The following table gives the ‘summary statistics’ for sharemarket income and growth over this period (July 1985 to June 2013):

Capital Growth Return

Income Return

Average Annual Return



Standard Deviation of Return



Highest Year



Lowest Year



Over this period, the average market return from growth (6.8%) has been higher than the return from income (4.5%). However the income figure does not take into account the benefits of franking credits, which will add an extra 2% a year if the shares provide income of 4.5% a year fully franked. In other words when you include the distinct advantages of our tax system, on a take-home or ‘hip pocket’ basis the income from Australian shares is much higher than many realise.

And that’s before we even consider the standard deviation that measures the spread, or volatility, of returns. This is where there is a stark difference in the returns between growth and income – sharemarket growth is extremely volatile (15.8%), whereas the income return is almost cash like in its lack of volatility (0.7%).

This analysis so far only tells part of the story. That the income from shares is relatively reliable – but it has an extra crucial benefit of tending to grow over time.

The following chart shows the average sharemarket income since the 1986 financial year – for a portfolio that earned $1,000 of income in that first year. It is assumed that the income each year is spent – it is not re-invested in the portfolio. (If it was re-invested then the income would grow more quickly over time).

You can see that at times the income from the portfolio has fallen (during the 1990s recession and GFC), but that it has clearly tended to grow over time. We can calculate the growth rate of income over this time, and find that it was 6.2% a year, which was well above the rate of inflation over the same period. This is important for investors, particularly those planning retirement, as it means that the purchasing power of their income from their investments has not decreased.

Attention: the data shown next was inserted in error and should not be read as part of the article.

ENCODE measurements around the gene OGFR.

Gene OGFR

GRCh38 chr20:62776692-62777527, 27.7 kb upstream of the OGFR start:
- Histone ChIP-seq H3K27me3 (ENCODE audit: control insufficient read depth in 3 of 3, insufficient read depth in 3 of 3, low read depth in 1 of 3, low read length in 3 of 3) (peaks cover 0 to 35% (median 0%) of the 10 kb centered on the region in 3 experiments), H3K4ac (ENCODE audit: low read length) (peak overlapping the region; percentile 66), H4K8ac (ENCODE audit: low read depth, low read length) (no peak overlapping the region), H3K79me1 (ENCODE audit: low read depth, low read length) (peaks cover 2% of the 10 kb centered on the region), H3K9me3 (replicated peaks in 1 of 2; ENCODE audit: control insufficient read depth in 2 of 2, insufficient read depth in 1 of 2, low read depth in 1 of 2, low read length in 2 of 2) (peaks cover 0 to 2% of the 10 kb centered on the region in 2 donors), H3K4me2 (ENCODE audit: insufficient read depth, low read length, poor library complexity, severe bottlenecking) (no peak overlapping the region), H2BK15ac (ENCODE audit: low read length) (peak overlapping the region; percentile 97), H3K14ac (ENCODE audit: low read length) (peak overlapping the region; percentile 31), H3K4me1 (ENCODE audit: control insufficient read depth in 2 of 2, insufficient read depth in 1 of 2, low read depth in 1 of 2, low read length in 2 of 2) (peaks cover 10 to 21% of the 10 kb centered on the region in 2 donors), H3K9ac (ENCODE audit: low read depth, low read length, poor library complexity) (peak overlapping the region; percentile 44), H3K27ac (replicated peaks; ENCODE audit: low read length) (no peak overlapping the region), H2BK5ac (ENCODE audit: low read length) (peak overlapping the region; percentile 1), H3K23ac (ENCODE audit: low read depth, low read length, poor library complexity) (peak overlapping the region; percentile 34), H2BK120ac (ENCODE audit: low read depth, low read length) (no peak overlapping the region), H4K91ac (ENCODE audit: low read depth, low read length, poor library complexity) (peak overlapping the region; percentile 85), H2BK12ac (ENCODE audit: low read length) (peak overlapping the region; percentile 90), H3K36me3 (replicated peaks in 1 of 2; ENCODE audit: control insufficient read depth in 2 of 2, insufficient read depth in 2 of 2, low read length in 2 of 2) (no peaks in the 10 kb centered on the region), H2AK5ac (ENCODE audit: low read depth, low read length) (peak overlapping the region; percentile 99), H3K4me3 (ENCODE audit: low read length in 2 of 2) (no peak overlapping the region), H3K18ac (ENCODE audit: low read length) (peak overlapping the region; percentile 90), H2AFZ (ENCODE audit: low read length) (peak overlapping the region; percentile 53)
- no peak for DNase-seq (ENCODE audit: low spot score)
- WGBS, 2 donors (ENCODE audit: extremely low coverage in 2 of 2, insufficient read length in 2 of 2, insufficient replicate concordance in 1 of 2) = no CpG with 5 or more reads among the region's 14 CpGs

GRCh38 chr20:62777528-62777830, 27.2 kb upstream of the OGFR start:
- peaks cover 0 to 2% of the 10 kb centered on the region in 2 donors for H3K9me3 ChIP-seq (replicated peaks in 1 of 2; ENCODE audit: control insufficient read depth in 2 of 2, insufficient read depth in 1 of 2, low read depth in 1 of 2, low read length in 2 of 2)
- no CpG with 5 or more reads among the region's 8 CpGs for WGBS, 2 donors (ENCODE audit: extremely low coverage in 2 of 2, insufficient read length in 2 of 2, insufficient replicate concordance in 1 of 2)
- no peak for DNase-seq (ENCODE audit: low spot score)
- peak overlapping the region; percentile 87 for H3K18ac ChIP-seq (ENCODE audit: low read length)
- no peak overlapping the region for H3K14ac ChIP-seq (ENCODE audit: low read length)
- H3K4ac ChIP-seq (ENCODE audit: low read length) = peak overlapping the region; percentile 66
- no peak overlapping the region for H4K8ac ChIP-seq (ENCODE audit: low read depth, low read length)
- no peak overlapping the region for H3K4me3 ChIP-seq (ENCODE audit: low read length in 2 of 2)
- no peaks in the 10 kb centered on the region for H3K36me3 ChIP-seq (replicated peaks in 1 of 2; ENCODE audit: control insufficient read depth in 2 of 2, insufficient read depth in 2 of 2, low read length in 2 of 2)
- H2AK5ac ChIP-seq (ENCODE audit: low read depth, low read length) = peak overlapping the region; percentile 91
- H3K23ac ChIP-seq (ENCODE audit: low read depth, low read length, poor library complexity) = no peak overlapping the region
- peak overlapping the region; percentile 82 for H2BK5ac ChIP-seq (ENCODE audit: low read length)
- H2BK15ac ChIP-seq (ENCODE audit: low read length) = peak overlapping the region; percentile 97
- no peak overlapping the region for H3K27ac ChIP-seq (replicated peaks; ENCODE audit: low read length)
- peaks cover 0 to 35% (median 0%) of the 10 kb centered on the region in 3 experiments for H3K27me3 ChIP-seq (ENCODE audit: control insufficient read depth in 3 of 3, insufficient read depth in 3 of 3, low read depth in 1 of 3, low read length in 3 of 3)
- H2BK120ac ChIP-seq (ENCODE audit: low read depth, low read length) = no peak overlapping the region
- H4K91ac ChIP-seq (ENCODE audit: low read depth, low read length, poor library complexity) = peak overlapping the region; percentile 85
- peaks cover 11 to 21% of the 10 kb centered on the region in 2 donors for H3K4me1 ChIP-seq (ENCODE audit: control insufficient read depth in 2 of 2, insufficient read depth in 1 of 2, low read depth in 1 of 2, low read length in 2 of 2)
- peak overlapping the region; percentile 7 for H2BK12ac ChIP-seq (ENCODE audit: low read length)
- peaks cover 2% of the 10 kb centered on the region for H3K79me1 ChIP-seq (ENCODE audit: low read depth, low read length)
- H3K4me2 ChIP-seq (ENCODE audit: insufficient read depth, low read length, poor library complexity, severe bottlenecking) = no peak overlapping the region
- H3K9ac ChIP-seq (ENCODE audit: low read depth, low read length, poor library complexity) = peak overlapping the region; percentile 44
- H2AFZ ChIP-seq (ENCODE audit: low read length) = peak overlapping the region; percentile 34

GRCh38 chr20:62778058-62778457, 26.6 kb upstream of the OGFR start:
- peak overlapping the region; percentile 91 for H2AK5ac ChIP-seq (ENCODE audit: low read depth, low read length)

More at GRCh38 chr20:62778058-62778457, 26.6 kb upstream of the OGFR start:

A question might be: what is a reasonable expectation for the growth of dividends over time? There are various factors that might influence this, including how much money companies are investing in new projects and economic conditions. However, a not unreasonable assumption is that dividends might grow at the same rate as the economy (as measured by Gross Domestic Product). An average for GDP of around 3% has been normal for Australia – however this figure is a measure of ‘real’ GDP growth, which is after inflation has been taken into account. If inflation is 3% a year, then the economy is actually growing at 6% a year, in line with the 6.2% growth in dividends calculated for the period we have looked at.

The following graph takes into account the value of franking credits (assuming average franking levels of 70% across the market) since their introduction.

It remains obvious from a variety of sources – including the strength of deposit income at the major banks – that Australian retail investors still have significant holdings in cash, as the sharemarket losses of recent years has spurred widespread conservatism.

But we should not understate the value of income from our share portfolio. A lot of the media focus is on share price movement – capital growth – and that ‘s all fine.

Over long periods of time (10-15 years plus) positive capital growth is highly reliable. However, in the shorter time it is the income from shares that provides a reliable source of returns, coupled with the tax benefits of franking credits and income growth over time.

Perhaps it is the perfect asset class – reliable, tax advantaged and growing at a rate greater than inflation. It’s just that at this stage it comes ‘joined at the hip’ with capital growth – which causes many investors to buy, sell and change course over time, never fully getting the benefits from the wonderful asset class that is dividends from shares owned over time.

Scott Francis is a personal finance commentator, and previously worked as an independent financial advisor.

* This article is part of the “It's Time” series in Eureka Report focussing on new opportunities for investors in 2014. Click here to see the entire series.